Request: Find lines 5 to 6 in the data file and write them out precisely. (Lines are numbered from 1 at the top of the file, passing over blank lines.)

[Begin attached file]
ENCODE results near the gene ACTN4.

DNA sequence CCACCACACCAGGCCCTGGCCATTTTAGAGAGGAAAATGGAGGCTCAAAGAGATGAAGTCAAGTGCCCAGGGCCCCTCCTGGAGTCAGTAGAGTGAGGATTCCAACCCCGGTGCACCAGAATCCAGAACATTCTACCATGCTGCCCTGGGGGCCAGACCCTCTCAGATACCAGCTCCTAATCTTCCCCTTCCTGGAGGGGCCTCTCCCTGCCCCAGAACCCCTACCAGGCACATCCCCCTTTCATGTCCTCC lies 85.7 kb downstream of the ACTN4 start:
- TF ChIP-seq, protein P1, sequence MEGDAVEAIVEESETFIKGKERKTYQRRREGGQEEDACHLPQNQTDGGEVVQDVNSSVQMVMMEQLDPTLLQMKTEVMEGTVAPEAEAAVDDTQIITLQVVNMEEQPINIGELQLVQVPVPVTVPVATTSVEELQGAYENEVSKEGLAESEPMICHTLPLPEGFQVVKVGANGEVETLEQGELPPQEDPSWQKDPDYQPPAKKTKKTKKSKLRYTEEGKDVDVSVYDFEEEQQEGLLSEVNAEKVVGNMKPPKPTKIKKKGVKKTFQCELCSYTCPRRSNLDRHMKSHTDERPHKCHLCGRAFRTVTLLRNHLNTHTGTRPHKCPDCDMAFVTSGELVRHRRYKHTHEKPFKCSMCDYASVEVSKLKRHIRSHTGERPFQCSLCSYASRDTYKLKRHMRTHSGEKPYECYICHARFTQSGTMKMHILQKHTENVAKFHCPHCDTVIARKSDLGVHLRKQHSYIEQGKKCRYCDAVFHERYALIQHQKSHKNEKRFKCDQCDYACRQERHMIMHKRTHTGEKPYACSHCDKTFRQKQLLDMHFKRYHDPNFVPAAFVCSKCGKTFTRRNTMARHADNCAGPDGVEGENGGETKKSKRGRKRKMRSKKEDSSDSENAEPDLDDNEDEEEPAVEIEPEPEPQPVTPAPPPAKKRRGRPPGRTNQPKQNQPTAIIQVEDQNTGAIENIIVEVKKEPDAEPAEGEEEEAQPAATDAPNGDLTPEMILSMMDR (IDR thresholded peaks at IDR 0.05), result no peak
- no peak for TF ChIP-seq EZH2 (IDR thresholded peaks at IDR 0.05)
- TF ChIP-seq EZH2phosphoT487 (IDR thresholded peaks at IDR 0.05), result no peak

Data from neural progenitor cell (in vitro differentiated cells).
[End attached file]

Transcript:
- TF ChIP-seq EZH2phosphoT487 (IDR thresholded peaks at IDR 0.05), result no peak

Data from neural progenitor cell (in vitro differentiated cells).